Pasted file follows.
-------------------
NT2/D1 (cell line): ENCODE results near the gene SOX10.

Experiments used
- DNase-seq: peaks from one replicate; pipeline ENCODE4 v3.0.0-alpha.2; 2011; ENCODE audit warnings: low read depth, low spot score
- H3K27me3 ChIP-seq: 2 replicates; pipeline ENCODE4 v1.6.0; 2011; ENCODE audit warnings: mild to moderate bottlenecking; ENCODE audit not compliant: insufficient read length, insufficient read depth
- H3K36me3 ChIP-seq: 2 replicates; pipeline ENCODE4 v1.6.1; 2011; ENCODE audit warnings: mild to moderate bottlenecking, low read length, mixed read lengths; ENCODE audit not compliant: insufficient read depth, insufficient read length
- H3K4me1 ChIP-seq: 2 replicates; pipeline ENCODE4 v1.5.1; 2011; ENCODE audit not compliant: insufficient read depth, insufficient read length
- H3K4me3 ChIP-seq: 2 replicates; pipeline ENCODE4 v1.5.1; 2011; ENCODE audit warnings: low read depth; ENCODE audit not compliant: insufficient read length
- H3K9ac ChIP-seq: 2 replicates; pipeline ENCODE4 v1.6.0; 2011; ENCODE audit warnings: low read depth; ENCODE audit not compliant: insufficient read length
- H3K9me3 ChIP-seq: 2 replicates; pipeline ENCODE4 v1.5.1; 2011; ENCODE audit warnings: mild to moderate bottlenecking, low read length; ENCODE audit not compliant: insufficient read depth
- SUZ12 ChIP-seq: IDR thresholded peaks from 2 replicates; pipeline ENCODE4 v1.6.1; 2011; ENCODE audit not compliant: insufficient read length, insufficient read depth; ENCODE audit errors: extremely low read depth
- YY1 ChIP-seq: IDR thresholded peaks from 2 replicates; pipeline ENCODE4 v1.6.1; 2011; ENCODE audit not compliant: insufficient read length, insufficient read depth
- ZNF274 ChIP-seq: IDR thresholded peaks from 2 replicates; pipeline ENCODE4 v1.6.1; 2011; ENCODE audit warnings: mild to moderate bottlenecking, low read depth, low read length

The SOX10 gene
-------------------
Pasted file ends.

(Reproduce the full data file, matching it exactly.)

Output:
NT2/D1 (cell line): ENCODE results near the gene SOX10.

Experiments used
- DNase-seq: peaks from one replicate; pipeline ENCODE4 v3.0.0-alpha.2; 2011; ENCODE audit warnings: low read depth, low spot score
- H3K27me3 ChIP-seq: 2 replicates; pipeline ENCODE4 v1.6.0; 2011; ENCODE audit warnings: mild to moderate bottlenecking; ENCODE audit not compliant: insufficient read length, insufficient read depth
- H3K36me3 ChIP-seq: 2 replicates; pipeline ENCODE4 v1.6.1; 2011; ENCODE audit warnings: mild to moderate bottlenecking, low read length, mixed read lengths; ENCODE audit not compliant: insufficient read depth, insufficient read length
- H3K4me1 ChIP-seq: 2 replicates; pipeline ENCODE4 v1.5.1; 2011; ENCODE audit not compliant: insufficient read depth, insufficient read length
- H3K4me3 ChIP-seq: 2 replicates; pipeline ENCODE4 v1.5.1; 2011; ENCODE audit warnings: low read depth; ENCODE audit not compliant: insufficient read length
- H3K9ac ChIP-seq: 2 replicates; pipeline ENCODE4 v1.6.0; 2011; ENCODE audit warnings: low read depth; ENCODE audit not compliant: insufficient read length
- H3K9me3 ChIP-seq: 2 replicates; pipeline ENCODE4 v1.5.1; 2011; ENCODE audit warnings: mild to moderate bottlenecking, low read length; ENCODE audit not compliant: insufficient read depth
- SUZ12 ChIP-seq: IDR thresholded peaks from 2 replicates; pipeline ENCODE4 v1.6.1; 2011; ENCODE audit not compliant: insufficient read length, insufficient read depth; ENCODE audit errors: extremely low read depth
- YY1 ChIP-seq: IDR thresholded peaks from 2 replicates; pipeline ENCODE4 v1.6.1; 2011; ENCODE audit not compliant: insufficient read length, insufficient read depth
- ZNF274 ChIP-seq: IDR thresholded peaks from 2 replicates; pipeline ENCODE4 v1.6.1; 2011; ENCODE audit warnings: mild to moderate bottlenecking, low read depth, low read length

The SOX10 gene